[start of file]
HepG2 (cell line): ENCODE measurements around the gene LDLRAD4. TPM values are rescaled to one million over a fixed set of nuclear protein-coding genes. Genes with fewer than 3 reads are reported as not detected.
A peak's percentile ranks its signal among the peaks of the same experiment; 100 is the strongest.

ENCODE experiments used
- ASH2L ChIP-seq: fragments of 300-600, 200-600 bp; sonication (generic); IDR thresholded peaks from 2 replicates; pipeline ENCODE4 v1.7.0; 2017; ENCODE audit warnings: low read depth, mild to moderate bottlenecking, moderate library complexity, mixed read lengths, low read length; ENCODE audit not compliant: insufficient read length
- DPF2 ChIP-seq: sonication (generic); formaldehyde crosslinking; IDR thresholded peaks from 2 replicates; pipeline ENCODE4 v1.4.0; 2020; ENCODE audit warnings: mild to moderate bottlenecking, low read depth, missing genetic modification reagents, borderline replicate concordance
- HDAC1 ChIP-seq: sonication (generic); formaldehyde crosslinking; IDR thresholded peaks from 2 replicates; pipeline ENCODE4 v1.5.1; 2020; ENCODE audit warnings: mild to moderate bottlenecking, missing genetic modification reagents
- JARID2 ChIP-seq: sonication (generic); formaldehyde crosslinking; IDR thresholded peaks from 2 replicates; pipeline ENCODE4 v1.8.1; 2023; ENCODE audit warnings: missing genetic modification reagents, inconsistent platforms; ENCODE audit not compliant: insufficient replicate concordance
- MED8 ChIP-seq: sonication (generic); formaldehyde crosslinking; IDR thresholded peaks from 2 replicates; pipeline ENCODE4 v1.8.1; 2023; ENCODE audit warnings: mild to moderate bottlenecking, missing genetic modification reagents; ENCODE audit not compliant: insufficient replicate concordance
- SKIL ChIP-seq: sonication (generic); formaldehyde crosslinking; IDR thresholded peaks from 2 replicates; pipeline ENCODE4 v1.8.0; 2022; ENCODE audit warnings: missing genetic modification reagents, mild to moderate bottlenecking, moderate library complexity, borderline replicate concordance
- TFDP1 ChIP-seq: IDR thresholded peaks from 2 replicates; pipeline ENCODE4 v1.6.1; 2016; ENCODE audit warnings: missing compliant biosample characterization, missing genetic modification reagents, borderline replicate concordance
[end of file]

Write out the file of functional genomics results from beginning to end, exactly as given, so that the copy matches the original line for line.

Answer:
HepG2 (cell line): ENCODE measurements around the gene LDLRAD4. TPM values are rescaled to one million over a fixed set of nuclear protein-coding genes. Genes with fewer than 3 reads are reported as not detected.
A peak's percentile ranks its signal among the peaks of the same experiment; 100 is the strongest.

ENCODE experiments used
- ASH2L ChIP-seq: fragments of 300-600, 200-600 bp; sonication (generic); IDR thresholded peaks from 2 replicates; pipeline ENCODE4 v1.7.0; 2017; ENCODE audit warnings: low read depth, mild to moderate bottlenecking, moderate library complexity, mixed read lengths, low read length; ENCODE audit not compliant: insufficient read length
- DPF2 ChIP-seq: sonication (generic); formaldehyde crosslinking; IDR thresholded peaks from 2 replicates; pipeline ENCODE4 v1.4.0; 2020; ENCODE audit warnings: mild to moderate bottlenecking, low read depth, missing genetic modification reagents, borderline replicate concordance
- HDAC1 ChIP-seq: sonication (generic); formaldehyde crosslinking; IDR thresholded peaks from 2 replicates; pipeline ENCODE4 v1.5.1; 2020; ENCODE audit warnings: mild to moderate bottlenecking, missing genetic modification reagents
- JARID2 ChIP-seq: sonication (generic); formaldehyde crosslinking; IDR thresholded peaks from 2 replicates; pipeline ENCODE4 v1.8.1; 2023; ENCODE audit warnings: missing genetic modification reagents, inconsistent platforms; ENCODE audit not compliant: insufficient replicate concordance
- MED8 ChIP-seq: sonication (generic); formaldehyde crosslinking; IDR thresholded peaks from 2 replicates; pipeline ENCODE4 v1.8.1; 2023; ENCODE audit warnings: mild to moderate bottlenecking, missing genetic modification reagents; ENCODE audit not compliant: insufficient replicate concordance
- SKIL ChIP-seq: sonication (generic); formaldehyde crosslinking; IDR thresholded peaks from 2 replicates; pipeline ENCODE4 v1.8.0; 2022; ENCODE audit warnings: missing genetic modification reagents, mild to moderate bottlenecking, moderate library complexity, borderline replicate concordance
- TFDP1 ChIP-seq: IDR thresholded peaks from 2 replicates; pipeline ENCODE4 v1.6.1; 2016; ENCODE audit warnings: missing compliant biosample characterization, missing genetic modification reagents, borderline replicate concordance